Beach erosion still problem in Texas

Effects of Hurricane Ike still causing erosion in Texas, especially near Galveston

June 18, 2013



" Erosion is simply a problem that is not going away any time soon"

—Tim Dellapenna


The five –year anniversary of Hurricane Ike is still several months away, but the effects of what the historic storm did to the Texas coastline have been unrelenting, especially with beach erosion in and around the Galveston area where parts of the island lost more than 100 feet of shoreline, says Tim Dellapenna, a Texas A&M at Galveston professor.

Dellapenna, associate professor of marine sciences who has studied Texas beaches for years, says Ike did overnight what nature normally takes about 65 years to do.

Texas has some of the highest coastal erosion rates in the country. Research shows that 64 percent of the Texas coast is eroding at an average rate of about 6 feet per year with some locations losing more that 30 feet per year. As a whole the Texas coast is eroding at an average rate of 2.3 feet per year.

In the U.S., people like to live near the water: according to the Environmental Protection Agency, of the 25 most densely populated U.S. counties, 23 of them are near a coast. In the United States, coastal erosion is responsible for approximately $500 million per year in coastal property loss, including damage to structures and loss of land.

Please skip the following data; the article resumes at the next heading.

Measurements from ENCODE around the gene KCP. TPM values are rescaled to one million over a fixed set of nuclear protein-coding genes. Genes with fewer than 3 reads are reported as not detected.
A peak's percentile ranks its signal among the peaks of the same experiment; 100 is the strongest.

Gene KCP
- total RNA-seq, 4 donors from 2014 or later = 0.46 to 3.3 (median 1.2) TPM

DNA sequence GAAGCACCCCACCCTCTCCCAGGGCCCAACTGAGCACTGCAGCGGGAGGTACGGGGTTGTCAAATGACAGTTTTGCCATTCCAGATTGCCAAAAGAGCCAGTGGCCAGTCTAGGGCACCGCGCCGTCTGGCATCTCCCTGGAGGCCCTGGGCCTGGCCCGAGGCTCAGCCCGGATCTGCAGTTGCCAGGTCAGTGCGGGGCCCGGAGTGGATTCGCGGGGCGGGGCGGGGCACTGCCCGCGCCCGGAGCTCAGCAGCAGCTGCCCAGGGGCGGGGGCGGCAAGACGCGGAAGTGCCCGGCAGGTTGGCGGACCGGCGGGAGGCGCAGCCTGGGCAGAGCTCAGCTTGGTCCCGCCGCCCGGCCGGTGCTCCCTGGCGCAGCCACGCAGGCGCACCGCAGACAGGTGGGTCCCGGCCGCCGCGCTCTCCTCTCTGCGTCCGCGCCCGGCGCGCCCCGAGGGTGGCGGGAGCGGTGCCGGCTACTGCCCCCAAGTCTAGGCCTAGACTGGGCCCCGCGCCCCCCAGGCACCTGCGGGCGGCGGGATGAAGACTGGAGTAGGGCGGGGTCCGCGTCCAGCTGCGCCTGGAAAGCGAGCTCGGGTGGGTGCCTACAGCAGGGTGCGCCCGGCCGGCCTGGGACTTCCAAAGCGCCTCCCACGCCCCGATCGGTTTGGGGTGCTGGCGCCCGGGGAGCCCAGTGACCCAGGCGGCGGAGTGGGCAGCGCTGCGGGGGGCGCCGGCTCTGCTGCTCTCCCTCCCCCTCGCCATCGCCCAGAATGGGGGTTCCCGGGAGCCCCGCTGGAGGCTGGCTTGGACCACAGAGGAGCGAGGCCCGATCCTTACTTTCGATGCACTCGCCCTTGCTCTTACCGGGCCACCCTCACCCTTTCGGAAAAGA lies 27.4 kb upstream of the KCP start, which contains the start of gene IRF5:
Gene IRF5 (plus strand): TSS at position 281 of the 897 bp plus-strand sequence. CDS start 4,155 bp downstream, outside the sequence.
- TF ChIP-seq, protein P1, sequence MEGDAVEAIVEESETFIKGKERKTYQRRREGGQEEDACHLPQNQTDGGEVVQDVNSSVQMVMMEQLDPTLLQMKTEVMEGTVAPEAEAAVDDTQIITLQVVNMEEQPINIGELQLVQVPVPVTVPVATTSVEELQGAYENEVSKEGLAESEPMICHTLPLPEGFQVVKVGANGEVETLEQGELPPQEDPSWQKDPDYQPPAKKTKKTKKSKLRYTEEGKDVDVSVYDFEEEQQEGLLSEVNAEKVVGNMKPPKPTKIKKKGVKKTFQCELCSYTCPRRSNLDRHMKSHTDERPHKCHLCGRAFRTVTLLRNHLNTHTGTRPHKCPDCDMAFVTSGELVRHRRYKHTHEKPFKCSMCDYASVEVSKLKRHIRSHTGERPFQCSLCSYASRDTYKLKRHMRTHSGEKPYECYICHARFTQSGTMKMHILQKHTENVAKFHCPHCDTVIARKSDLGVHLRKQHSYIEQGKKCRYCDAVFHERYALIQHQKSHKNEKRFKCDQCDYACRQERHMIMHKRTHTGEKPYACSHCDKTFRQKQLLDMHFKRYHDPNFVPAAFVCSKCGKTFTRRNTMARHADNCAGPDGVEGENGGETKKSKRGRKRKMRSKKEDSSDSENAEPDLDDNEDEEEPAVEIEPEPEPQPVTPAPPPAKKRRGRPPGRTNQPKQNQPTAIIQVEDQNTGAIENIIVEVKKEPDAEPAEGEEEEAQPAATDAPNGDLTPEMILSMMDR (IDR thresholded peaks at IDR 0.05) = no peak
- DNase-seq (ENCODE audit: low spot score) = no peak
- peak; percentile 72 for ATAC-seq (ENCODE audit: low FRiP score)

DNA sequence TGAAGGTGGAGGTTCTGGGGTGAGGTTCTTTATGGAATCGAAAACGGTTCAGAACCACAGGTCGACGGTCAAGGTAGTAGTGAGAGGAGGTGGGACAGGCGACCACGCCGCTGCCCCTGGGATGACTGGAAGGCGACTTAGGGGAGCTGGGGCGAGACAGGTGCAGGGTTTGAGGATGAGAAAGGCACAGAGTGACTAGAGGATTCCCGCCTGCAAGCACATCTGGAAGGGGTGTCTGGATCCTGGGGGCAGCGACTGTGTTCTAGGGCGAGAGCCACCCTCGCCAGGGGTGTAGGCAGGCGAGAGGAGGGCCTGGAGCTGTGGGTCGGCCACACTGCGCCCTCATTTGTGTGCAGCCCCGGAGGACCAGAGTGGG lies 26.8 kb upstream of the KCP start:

Texas has about 367 miles of coastline, and much of it suffers from beach erosion, with the Galveston area being ground zero, Dellapenna says.

A 1900 hurricane still ranks as the deadliest natural disaster in U.S. history, killing at least 6,000 people. It led to the creation of the Galveston Seawall, a 17 foot high, 10 mile long wall of stone that has protected much of the island from storms and was added off and on until as late as 1960.

“The long-range projections for beach erosion in Texas are very troubling,” Dellapenna adds. “They show that parts of Galveston could be underwater in the next 20 years. Erosion is simply a problem that is not going away any time soon.”

When the Texas coast erodes, property values decrease, homes are lost, tourism suffers, and local economies feel the impact. In addition, without healthy beaches, dunes and wetlands to protect the coast, the impact of major storms like Hurricane Ike is far more severe.

The primary means to combat erosion is through increased funding of a wide range of anti-erosion tools including beach nourishment, wetland restoration and hard protective structures such a the Galveston Seawall.

The Texas General Land Office is leading the fight against coastal erosion. By maximizing federal, state and local resources the Land Office works with all coastal stakeholders to fight erosion.


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